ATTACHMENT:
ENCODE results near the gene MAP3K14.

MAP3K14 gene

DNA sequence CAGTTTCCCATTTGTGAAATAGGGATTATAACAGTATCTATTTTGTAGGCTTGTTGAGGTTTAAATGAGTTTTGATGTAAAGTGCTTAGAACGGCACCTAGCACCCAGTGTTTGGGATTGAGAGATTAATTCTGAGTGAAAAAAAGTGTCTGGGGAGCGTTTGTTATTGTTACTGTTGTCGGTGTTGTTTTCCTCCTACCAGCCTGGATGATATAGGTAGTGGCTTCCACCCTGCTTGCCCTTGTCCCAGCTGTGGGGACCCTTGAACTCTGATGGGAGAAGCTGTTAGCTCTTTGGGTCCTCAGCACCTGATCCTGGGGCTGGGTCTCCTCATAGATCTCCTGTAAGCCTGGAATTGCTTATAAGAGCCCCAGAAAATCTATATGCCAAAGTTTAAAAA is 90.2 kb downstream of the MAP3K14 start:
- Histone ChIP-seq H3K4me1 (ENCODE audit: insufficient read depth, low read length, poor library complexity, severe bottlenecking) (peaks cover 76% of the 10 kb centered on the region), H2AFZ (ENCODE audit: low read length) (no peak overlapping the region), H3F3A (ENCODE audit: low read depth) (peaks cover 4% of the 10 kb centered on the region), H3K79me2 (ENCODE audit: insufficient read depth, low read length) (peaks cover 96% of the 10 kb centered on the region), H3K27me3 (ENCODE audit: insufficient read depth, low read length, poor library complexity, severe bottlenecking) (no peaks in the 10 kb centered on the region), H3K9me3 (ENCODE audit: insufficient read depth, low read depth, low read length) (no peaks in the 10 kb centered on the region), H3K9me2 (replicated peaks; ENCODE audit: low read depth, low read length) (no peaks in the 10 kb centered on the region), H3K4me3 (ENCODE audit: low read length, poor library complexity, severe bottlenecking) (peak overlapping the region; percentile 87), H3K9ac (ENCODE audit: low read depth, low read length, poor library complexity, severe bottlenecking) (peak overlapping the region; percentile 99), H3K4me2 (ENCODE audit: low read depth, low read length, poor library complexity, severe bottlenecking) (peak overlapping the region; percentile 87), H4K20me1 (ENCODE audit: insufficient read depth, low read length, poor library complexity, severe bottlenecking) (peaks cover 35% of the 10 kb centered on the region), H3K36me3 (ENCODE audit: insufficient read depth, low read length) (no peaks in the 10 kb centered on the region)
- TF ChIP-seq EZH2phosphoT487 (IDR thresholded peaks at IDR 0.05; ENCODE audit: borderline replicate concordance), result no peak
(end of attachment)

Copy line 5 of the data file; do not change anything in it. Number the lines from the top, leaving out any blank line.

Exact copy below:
- TF ChIP-seq EZH2phosphoT487 (IDR thresholded peaks at IDR 0.05; ENCODE audit: borderline replicate concordance), result no peak